So, the good work of the law, its power can be seen as it drives us to despair and out of despair comes salvation. But we can also see the utter sinfulness of sin that it takes the holy, just, and good law of God and uses it to work death.
Now, as we come to a conclusion I want to draw you to Galatians chapter 3 and just read you several verses. Galatians 3, very important. Verse 19, “Wherefore then serveth the law? What good is the law? It was added,” says Paul to the Galatians, “because of transgressions. The law came that men might see their sin.” That’s the whole point we’ve just been making. Now watch. “Until the seed should come.” Who’s that? The Savior, the Messiah. You see, the law came to show men their need of a Savior, to show them how utterly sinful they were until the one who could come and save them appeared.
Verse 21, “Is the law then against the promises of God? God forbid.” Verse 22, “But the Scripture, or the law – ” same thing, “ - hath concluded all under sin.” Why? “That the promise by faith in Jesus Christ might be given to them that believe.” Now watch this verse, “But before faith came we were kept unto the law, shut up unto the faith which should hereafter be revealed, wherefore the law was our tutor to bring us to – ” what? “ - Christ that we might be – ” what? “ - justified by faith. Now you understand the whole point of the law? To bring us to Christ that we might be justified by faith.
Robert Murray M’Cheyne died in 1843 at the age of 30, left a mark on this world. I have lingered long over his writings. He wrote a poem, it goes like this: “I once was a stranger to grace and to God. I knew not my danger and felt not my load. Though friends spoke in rapture of Christ on the tree, Jehovah-Tsidkenu was nothing to me.” And that, by the way, means Jehovah, our righteousness. “I oft read with pleasure to soothe or engage Isaiah’s wild measure and John’s simple page. But even when they pictured the blood-sprinkled tree, Jehovah-Tsidkenu seemed nothing to me. Like tears from the daughters of Zion that roll, I wept when the waters went over my soul. Yet thought not that my sins had nailed the tree Jehovah-Tsidkenu was nothing to me. When free grace awoke me by light from on high, then legal fear shook me, I trembled to die. No refuge, no safety in self could I see, Jehovah-Tsidkenu my Savior must be. My terrors all vanished before that sweet name, my guilty fear banished, with boldness I came to drink at the fountain life giving and free, Jehovah-Tsidkenu is all things to me. Jehovah-Tsidkenu, my treasure and boast, Jehovah-Tsidkenu, I ne’er can be lost. In Thee shall I conquer by flood and by field, my cable, my anchor, my breastplate, my shield. Even treading the valley, the shadow of death, this watchword shall rally my faltering breath. For while from life’s fever my God sets me free, Jehovah-Tsidkenu, my death song shall be.”
And in that, Robert Murray M’Cheyne put himself through the same experience of the apostle Paul. When exposed to the true light of the knowledge of God’s law, he died a ruinous death. And out of the ashes came the redemptive faith in the Lord Jesus Christ. The law cannot save us. The law cannot sanctify us. But the law can convict us to lead us in desperation to Jesus Christ.
Closing footnote. There’s a word here for Christians also. If you’re a Christian I think the law still has that function in your life. Now listen to what I say. You need and I need constant exposure to the divine holy standard of God so that we can see the sin in our life too, and confess it so that we may experience the full blessing that belongs to His children, right? So when you came to Christ, you came because you saw your sin and you cried out to Him. And as you live with Christ every day, you need to see your sin also so that you can confess and seek His forgiveness. And so as you study the Word of God, let the Word of God be always lifting up the standard. And as you see the standard of God’s holiness lifted up and as you see the beauty of God’s law lifted up, may you find yourself falling short and crying out in repentant contrition to God, even as one of His own.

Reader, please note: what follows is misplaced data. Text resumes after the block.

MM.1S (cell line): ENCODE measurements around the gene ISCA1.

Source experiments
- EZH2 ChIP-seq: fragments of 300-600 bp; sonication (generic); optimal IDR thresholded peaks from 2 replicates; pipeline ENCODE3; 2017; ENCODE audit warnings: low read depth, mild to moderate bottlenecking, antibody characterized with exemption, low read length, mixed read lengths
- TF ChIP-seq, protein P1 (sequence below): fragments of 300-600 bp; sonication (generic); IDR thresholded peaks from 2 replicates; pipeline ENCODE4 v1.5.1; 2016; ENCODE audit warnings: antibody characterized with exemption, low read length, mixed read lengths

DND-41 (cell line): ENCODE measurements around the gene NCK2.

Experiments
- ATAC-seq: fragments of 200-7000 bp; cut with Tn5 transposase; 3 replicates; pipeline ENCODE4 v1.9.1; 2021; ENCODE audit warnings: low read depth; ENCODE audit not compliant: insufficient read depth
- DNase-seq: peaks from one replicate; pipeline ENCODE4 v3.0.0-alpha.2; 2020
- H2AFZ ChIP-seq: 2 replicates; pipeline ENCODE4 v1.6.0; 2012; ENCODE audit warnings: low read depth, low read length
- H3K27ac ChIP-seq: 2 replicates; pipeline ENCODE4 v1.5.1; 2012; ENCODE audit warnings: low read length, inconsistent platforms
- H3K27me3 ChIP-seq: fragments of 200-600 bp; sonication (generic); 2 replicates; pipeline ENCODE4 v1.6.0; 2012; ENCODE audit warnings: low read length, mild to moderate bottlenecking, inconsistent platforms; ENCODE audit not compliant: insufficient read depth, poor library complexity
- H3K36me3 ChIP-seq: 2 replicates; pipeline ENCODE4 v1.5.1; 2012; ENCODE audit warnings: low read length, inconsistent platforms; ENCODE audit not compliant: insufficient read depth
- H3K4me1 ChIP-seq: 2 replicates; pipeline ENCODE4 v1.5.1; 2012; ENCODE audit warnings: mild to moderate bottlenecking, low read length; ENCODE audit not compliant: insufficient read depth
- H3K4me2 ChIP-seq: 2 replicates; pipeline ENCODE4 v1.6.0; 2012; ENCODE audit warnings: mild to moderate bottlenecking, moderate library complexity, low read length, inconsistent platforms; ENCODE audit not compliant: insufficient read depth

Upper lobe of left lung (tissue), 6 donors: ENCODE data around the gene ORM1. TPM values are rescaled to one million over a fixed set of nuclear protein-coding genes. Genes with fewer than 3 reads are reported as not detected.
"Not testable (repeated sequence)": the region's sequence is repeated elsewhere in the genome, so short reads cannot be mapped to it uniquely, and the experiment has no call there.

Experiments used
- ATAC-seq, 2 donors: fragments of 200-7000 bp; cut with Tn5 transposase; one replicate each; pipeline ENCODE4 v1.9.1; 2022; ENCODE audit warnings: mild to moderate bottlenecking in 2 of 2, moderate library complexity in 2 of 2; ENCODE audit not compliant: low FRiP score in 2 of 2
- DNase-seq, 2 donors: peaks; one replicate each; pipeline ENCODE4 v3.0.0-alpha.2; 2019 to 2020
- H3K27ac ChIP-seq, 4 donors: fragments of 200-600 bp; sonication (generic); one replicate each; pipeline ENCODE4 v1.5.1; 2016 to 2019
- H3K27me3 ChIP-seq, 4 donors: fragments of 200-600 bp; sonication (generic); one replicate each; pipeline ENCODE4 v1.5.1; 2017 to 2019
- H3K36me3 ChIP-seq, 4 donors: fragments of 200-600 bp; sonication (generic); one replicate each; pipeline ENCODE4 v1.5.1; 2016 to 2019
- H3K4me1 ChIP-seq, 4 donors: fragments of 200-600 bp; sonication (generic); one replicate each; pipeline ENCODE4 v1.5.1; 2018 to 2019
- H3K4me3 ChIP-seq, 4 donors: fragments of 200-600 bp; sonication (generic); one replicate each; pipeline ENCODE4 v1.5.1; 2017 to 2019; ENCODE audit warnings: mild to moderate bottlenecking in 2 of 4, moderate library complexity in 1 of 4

I think when David said, “Thy Word have I hid in my heart that I might not sin against Thee,” he may have been indicating this; that I keep exposing myself to your law so that I’ll see the sin in my own life and repent and turn from it. If you’ve come to Christ, it’s because the law convicted you, and you knew you needed a Savior, and He was that Savior. Bless His name.
Father, we thank You tonight that we’ve been able to look at Your Word and see its great truth. Use this in our hearts. Thank You for Your law. O how we love it, for it led us to the Savior. It was our schoolmaster that brought us to Christ, our tutor. It was out of the desperation of seeing our sin when we saw Your law that we embraced the only hope of salvation. Then as Christians, O God, may we willingly open the Word of God and may we expose our lives to the holy standard again and again that in our coming short we may cry out in repentance; that we may ever be confessing as we confessed that first time for salvation; that we may continually know that blessedness that the law can bring to those in the power of the Spirit who obey its precepts.
We thank You, Father, that we do serve that law even though we’re not under its bondage. Even though we are free, we serve; not out of bondage but by grace; not in our own power but in the power of the Holy Spirit. Thank You for our fellowship and for Your good Word to us tonight. What a blessed evening. We praise You in Christ’s name. Amen.